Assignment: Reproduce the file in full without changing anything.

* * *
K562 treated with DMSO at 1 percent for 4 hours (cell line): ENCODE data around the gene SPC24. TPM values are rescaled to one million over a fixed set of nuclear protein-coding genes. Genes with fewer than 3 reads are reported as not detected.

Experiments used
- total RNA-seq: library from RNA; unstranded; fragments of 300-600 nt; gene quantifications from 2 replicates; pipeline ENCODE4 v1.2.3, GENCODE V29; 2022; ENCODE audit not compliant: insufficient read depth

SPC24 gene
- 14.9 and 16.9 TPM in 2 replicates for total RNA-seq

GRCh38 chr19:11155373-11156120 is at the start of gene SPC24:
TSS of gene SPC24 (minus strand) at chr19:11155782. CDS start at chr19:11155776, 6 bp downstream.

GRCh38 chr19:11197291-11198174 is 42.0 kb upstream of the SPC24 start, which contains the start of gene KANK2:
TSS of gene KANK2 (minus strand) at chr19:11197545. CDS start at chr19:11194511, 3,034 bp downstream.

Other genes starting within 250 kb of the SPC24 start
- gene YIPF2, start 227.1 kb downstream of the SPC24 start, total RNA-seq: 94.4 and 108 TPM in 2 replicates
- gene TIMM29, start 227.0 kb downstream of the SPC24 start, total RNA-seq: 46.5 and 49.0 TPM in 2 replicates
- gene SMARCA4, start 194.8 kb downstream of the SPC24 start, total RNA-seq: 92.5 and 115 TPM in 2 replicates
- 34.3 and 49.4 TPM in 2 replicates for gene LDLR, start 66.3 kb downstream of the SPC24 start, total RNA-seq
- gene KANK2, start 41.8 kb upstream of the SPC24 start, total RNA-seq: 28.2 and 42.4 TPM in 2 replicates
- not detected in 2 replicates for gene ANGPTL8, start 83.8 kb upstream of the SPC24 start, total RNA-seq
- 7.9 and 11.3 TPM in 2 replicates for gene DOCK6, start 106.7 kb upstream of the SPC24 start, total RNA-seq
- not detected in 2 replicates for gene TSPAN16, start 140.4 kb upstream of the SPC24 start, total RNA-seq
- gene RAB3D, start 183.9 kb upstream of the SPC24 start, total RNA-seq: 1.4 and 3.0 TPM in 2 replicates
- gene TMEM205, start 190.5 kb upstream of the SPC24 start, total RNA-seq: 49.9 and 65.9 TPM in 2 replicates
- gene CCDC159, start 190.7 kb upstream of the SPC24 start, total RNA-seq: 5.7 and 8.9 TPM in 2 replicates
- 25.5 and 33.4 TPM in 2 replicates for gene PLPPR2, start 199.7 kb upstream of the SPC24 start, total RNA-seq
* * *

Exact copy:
K562 treated with DMSO at 1 percent for 4 hours (cell line): ENCODE data around the gene SPC24. TPM values are rescaled to one million over a fixed set of nuclear protein-coding genes. Genes with fewer than 3 reads are reported as not detected.

Experiments used
- total RNA-seq: library from RNA; unstranded; fragments of 300-600 nt; gene quantifications from 2 replicates; pipeline ENCODE4 v1.2.3, GENCODE V29; 2022; ENCODE audit not compliant: insufficient read depth

SPC24 gene
- 14.9 and 16.9 TPM in 2 replicates for total RNA-seq

GRCh38 chr19:11155373-11156120 is at the start of gene SPC24:
TSS of gene SPC24 (minus strand) at chr19:11155782. CDS start at chr19:11155776, 6 bp downstream.

GRCh38 chr19:11197291-11198174 is 42.0 kb upstream of the SPC24 start, which contains the start of gene KANK2:
TSS of gene KANK2 (minus strand) at chr19:11197545. CDS start at chr19:11194511, 3,034 bp downstream.

Other genes starting within 250 kb of the SPC24 start
- gene YIPF2, start 227.1 kb downstream of the SPC24 start, total RNA-seq: 94.4 and 108 TPM in 2 replicates
- gene TIMM29, start 227.0 kb downstream of the SPC24 start, total RNA-seq: 46.5 and 49.0 TPM in 2 replicates
- gene SMARCA4, start 194.8 kb downstream of the SPC24 start, total RNA-seq: 92.5 and 115 TPM in 2 replicates
- 34.3 and 49.4 TPM in 2 replicates for gene LDLR, start 66.3 kb downstream of the SPC24 start, total RNA-seq
- gene KANK2, start 41.8 kb upstream of the SPC24 start, total RNA-seq: 28.2 and 42.4 TPM in 2 replicates
- not detected in 2 replicates for gene ANGPTL8, start 83.8 kb upstream of the SPC24 start, total RNA-seq
- 7.9 and 11.3 TPM in 2 replicates for gene DOCK6, start 106.7 kb upstream of the SPC24 start, total RNA-seq
- not detected in 2 replicates for gene TSPAN16, start 140.4 kb upstream of the SPC24 start, total RNA-seq
- gene RAB3D, start 183.9 kb upstream of the SPC24 start, total RNA-seq: 1.4 and 3.0 TPM in 2 replicates
- gene TMEM205, start 190.5 kb upstream of the SPC24 start, total RNA-seq: 49.9 and 65.9 TPM in 2 replicates
- gene CCDC159, start 190.7 kb upstream of the SPC24 start, total RNA-seq: 5.7 and 8.9 TPM in 2 replicates
- 25.5 and 33.4 TPM in 2 replicates for gene PLPPR2, start 199.7 kb upstream of the SPC24 start, total RNA-seq